Natural resources ecology major, interned as NGO director in Madagascar
- By Megan Morley Thomas
Ralph Rogers, natural resources ecology major, has a knack for finding unique opportunities and jumping in with both feet. When choosing a university, Rogers knew he wanted to study abroad (UVM is 5th in the nation among public doctoral universities for study abroad participation). He knew he wanted to have experiences outside of his classroom that would allow him to receive academic credit (UVM places a strong emphasis on learning by doing). Though he didn't have running a non-governmental organization as a junior studying abroad on his list, the opportunity presented itself and Rogers jumped. Or technically, ran.
"I was studying abroad [in Africa] and realized toward the end that I wanted to stay longer," says Rogers. "So I ended up getting a small grant for summer work from the Rubenstein School [the Kate Svitek Memorial Scholarship]." While on a guided tour in Madagascar, he met a man who ran the Honko Mangrove coastal tree protection NGO there. The man had mentioned that he needed someone to take over for him as director for the summer. But Rogers had been in the bathroom and missed him. When he emerged, someone on the tour told him that the man had walked into the village so Rogers ran down the road into the village to find him. He landed the job.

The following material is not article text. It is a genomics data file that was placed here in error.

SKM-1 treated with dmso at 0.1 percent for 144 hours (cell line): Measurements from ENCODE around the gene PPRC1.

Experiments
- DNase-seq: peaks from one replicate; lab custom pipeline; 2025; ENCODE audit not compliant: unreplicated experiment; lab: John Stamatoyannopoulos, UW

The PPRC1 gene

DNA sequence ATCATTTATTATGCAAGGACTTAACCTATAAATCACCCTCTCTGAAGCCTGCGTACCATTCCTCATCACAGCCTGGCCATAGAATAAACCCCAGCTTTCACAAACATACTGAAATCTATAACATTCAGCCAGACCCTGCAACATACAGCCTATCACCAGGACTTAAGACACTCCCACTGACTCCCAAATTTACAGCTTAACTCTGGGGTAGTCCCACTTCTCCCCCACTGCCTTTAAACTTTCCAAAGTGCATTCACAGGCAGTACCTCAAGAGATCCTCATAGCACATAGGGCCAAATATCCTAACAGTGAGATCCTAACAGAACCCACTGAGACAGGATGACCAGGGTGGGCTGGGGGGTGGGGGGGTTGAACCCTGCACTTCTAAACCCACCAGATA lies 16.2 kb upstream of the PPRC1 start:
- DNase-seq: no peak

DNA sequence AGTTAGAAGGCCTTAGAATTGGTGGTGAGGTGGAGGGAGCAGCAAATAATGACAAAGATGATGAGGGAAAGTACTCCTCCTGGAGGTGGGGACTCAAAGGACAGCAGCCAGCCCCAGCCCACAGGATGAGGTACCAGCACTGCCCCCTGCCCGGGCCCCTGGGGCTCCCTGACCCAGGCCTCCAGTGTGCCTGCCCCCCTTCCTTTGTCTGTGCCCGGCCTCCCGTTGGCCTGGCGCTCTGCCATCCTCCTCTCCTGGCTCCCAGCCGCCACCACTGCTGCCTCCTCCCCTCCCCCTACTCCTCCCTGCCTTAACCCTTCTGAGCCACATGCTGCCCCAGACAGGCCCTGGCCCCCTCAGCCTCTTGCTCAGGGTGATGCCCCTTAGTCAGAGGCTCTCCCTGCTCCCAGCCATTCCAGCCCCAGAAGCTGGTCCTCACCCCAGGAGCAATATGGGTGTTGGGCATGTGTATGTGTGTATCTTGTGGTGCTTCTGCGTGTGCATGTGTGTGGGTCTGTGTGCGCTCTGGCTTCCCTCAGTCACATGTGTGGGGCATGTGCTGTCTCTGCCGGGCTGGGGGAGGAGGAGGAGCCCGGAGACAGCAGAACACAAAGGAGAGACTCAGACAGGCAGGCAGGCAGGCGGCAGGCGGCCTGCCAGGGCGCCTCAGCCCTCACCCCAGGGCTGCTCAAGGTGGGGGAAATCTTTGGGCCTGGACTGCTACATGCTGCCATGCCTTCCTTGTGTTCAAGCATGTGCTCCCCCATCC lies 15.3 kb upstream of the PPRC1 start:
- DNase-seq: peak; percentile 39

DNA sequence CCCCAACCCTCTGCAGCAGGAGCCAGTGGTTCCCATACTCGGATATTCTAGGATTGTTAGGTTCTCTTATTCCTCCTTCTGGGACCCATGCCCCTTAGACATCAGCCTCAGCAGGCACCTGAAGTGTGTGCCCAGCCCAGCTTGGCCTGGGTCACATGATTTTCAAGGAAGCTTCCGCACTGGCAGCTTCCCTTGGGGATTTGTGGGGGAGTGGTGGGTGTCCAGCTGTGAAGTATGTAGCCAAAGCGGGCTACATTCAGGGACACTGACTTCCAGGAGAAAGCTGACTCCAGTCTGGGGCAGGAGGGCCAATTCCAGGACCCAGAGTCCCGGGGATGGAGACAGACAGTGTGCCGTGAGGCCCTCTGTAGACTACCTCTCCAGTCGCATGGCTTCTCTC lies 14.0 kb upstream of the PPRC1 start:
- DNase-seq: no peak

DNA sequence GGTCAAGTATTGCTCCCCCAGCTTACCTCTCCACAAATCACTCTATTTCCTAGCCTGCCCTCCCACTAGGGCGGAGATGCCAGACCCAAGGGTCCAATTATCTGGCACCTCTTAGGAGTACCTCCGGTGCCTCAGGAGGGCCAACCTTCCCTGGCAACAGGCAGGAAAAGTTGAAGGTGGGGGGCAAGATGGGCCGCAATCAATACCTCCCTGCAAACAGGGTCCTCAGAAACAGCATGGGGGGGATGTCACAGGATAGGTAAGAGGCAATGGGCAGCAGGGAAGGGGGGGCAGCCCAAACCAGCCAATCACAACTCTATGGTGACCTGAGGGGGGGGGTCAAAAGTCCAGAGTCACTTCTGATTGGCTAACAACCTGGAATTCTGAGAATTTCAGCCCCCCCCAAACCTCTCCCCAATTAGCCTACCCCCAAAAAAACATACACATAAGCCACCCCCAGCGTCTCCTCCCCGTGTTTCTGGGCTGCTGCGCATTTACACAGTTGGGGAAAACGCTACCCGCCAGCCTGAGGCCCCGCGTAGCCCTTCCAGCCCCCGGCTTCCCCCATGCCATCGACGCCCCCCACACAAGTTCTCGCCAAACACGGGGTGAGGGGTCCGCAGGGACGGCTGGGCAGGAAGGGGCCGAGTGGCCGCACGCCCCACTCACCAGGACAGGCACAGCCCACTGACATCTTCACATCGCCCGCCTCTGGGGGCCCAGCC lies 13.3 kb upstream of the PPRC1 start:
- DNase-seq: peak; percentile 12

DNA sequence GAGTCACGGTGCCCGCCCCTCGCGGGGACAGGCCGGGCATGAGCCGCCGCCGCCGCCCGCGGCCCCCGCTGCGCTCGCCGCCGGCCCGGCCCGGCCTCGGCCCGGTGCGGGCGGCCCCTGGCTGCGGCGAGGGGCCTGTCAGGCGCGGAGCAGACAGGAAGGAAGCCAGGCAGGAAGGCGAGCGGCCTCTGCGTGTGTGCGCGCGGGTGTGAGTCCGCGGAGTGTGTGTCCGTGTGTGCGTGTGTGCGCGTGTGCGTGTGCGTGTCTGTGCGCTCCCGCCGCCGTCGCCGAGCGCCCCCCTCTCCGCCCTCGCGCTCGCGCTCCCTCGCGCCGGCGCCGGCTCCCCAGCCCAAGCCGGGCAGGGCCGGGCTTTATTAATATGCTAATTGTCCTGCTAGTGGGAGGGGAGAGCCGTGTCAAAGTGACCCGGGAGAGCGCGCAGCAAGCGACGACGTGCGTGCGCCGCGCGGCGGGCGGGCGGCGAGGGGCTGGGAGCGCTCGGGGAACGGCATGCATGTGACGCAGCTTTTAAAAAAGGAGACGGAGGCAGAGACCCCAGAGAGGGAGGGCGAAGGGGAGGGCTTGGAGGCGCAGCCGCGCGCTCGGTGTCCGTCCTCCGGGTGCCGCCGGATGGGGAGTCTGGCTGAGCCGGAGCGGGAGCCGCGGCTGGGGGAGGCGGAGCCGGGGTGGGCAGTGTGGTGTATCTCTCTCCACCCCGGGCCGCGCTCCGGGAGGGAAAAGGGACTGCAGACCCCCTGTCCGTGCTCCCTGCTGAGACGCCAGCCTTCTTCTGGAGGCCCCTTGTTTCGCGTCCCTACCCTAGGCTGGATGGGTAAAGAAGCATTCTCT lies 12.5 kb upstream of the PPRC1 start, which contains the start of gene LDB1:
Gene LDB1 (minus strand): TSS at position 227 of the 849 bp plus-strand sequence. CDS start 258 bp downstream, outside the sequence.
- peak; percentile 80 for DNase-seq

The director stayed on for one month during which time he explained the finances and projects of the NGO to Rogers. He then left for South Africa where his wife was having a baby leaving Rogers in charge.
"The mangrove is a valuable resource," says Rogers of the distinctly saline woodland tree that grows along select coastlines. "It keeps fish healthy, keeps the coral reef healthy, and is important to the ethnic group." The mangrove organization's main objective is to show the local Malagasy people there that there is a sustainable way to live without destroying a mangrove environment.
"You just pick it up."
Rogers' job -- conducted mostly in French -- oversaw all facets of the NGO. He directed the three staffed guides, organized tourist visits, planned a giant international mangrove party between the five local villages. In addition, Rogers set up a soccer tournament to promote Honko.
"The best way I've learned stuff is by just doing it," says Rogers, who says he also appreciated that UVM gave him academic credit for his African experiences. "When i was in Madagascar I didn't have any experience running an NGO or in finance, but you just pick it up. it's kind of rough for the first little while, but you pick it up."
He hopes his life after UVM will lead him back to Africa and possibly in a career pursuing human health. But his time at UVM and related experiences made their impact. "For me, UVM was great because I was able to try new things. Working in the field through classes … just having exposure to things."